Start up the BrachioGraph¶
Power up the Raspberry Pi. Run:
sudo pigpiod cd BrachioGraph python3
And then, using the
outer_arm length measurements (in cm) that you noted earlier:
from brachiograph import BrachioGraph bg = BrachioGraph(inner_arm=<inner_arm>, outer_arm=<outer_arm>)
The system will create a BrachioGraph instance and initialise itself, adjusting the motors so that the pen will be at a nominal:
- x =
- y =
And this will correspond to:
- the upper arm at -90 degrees, 1500µS pulse-width
- the lower arm at 90 degrees to it, 1500µS pulse-width
- the lifting motor in the pen up position, 1700µS pulse width
Check the movement¶
We must make sure that the arms move in the direction we expect. Run:
This shouldn’t do anything; the arms should already be at those angles.
Now try changing the values (one at a time) in five-degree increments, e.g.:
bg.set_angles(angle_1=-95, angle_2=90) # should move the inner arm 5 degrees anti-clockwise
Increasing the values should move the arms clockwise; decreasing them should move them anti-clockwise. To avoid violent movement, don’t move them more than five or ten degrees at a time.
The movements may be reversed, because different motors, or the same motor mounted differently, can produce a reversed movement for the same input.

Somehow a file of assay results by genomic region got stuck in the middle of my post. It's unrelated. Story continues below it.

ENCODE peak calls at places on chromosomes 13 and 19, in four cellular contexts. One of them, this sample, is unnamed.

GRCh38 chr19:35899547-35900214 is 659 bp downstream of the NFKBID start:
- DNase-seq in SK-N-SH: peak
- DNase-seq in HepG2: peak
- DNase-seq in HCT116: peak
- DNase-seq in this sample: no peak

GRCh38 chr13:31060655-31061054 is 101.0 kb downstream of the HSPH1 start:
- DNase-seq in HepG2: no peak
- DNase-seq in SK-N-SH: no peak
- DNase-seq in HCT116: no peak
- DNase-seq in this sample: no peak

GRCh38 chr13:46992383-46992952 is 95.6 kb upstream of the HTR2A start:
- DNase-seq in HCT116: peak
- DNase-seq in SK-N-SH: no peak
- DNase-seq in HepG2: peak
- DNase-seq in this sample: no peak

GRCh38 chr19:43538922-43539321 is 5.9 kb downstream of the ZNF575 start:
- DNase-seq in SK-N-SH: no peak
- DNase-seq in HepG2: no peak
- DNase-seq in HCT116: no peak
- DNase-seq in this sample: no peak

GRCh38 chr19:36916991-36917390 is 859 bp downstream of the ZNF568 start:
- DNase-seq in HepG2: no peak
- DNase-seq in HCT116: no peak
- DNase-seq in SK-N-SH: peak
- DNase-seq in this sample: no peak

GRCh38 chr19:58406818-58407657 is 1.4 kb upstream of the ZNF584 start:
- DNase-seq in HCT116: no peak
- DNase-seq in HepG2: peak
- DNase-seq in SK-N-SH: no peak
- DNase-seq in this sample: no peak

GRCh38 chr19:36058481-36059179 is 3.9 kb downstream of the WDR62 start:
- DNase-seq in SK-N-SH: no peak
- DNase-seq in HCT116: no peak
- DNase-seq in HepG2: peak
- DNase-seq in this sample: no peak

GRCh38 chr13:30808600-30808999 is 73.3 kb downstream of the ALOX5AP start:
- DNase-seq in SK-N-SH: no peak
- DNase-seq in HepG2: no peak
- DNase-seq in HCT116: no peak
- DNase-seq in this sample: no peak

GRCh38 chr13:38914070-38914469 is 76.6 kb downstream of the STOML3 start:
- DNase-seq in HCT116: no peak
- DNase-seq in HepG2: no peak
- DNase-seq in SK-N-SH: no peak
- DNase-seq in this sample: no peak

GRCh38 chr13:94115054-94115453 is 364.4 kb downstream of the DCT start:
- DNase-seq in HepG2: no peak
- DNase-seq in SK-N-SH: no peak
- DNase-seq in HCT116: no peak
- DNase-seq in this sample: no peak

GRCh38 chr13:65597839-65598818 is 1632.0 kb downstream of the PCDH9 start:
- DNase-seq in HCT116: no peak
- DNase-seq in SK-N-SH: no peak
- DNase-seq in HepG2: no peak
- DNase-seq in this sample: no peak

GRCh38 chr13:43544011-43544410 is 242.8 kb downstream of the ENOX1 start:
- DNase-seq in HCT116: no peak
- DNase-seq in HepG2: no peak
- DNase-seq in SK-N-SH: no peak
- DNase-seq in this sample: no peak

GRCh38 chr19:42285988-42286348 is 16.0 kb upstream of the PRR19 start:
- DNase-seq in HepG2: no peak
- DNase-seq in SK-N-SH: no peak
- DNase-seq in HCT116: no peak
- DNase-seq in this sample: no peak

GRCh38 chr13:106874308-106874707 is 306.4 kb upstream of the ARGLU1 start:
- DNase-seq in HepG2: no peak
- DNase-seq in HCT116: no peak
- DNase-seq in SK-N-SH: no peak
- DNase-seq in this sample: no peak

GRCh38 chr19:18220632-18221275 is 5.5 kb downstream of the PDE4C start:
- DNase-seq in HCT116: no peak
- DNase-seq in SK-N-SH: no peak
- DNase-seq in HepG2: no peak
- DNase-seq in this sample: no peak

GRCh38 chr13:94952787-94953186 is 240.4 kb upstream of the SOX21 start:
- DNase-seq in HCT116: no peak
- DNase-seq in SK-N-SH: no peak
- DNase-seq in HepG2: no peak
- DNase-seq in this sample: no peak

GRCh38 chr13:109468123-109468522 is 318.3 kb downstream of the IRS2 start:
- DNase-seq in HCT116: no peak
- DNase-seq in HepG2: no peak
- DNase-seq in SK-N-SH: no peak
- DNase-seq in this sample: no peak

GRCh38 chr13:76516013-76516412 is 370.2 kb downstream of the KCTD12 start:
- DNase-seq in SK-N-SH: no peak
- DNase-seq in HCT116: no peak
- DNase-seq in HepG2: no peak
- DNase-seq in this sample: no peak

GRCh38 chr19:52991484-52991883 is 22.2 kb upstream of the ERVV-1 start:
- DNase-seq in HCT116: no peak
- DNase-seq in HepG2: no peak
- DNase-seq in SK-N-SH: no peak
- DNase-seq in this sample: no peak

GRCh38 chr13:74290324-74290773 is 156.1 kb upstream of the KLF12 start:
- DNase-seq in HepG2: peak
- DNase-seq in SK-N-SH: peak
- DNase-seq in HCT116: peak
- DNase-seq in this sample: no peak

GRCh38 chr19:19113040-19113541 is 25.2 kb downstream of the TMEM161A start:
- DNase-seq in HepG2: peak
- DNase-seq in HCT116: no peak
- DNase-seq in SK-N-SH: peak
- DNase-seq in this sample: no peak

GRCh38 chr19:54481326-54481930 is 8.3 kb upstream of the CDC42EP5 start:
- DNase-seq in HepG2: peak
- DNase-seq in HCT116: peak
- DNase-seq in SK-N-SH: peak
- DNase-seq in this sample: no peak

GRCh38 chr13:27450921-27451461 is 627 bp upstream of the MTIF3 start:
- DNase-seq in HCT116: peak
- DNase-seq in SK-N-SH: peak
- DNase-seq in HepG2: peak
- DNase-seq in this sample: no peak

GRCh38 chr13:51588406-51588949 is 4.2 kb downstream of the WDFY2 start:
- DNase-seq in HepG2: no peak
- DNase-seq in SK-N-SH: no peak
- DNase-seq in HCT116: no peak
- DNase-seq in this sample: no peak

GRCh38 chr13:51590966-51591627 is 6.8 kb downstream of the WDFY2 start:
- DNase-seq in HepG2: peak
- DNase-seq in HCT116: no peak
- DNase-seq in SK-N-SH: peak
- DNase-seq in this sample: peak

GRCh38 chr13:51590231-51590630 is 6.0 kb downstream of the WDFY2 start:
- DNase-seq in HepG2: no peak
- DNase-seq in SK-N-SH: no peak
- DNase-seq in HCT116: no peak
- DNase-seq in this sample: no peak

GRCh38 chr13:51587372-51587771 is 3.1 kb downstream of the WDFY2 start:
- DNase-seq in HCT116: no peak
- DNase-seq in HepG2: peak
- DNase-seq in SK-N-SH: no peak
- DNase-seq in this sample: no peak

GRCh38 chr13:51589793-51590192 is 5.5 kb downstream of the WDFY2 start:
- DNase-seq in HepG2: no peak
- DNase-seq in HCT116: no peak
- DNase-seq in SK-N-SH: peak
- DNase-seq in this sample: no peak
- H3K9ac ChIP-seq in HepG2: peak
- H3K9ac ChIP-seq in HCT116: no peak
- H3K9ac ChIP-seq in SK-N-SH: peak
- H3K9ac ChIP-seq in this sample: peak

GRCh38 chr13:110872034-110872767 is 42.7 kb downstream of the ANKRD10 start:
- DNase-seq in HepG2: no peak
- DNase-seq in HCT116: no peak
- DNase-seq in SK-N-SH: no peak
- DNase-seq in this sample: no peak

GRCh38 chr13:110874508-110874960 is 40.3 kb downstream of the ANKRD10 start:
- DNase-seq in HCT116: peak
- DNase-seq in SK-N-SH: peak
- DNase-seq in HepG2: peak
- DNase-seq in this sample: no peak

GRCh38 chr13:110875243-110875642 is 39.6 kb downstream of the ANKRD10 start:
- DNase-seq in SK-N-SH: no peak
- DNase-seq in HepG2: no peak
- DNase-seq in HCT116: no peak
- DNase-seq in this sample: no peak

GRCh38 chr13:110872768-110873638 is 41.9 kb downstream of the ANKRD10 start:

In this case you need to incorporate that into your
BrachioGraph definition, by explicitly providing
servo_1_degree_ms (default: -10) and
servo_2_degree_ms (default: 10) values. For example, if the outer arm’s
movement were reversed, you’d need to initialise the plotter with:
bg = BrachioGraph(inner_arm=<inner_arm>, outer_arm=<outer_arm>, servo_2_degree_ms=-10)
Attach the arms¶
Attach the arms in the configuration shown, or as close as possible. Of course the arms may be a few degrees off the perpendicular, but don’t worry about that now.
Attach the horn to the lifting motor.
You need the pen to be just clear of the paper in the up position. The lifting movement can cause unwanted movement of the pen, so you need to minimise that. You can experiment with:
to find a good pair of up/down values. Then you can include them in your initialisation of the
BrachioGraph, by supplying
Of course your arms may be a few degrees off. Don’t worry about that now.
Take the BrachioGraph for a drive¶
increase x position 1cm
decrease x position 1cm
increase x position .1cm
decrease x position .1cm
increase y position 1cm
decrease y position 1cm
increase y position .1cm
decrease y position .1cm
Use this to discover the bounds of the box the BrachioGraph can draw.
Take a note of the
bounds - the box described by
[<minimum x>, <minimum y, <maximum x>, <maximum y>].
Reinitialise your plotter with these values:
bg = BrachioGraph(inner_arm=<inner_arm>, outer_arm=<outer_arm>, bounds=[<minimum x>, <minimum y, <maximum x>, <maximum y>])
Draw a box, using the
and a test pattern:
If the lines are reasonably straight and the box is reasonably square, try plotting a file:
Save your BrachioGraph definition¶
bg.py is a good place to save your defined
BrachioGraph instances for future use. It
already contains examples for units built during the development process.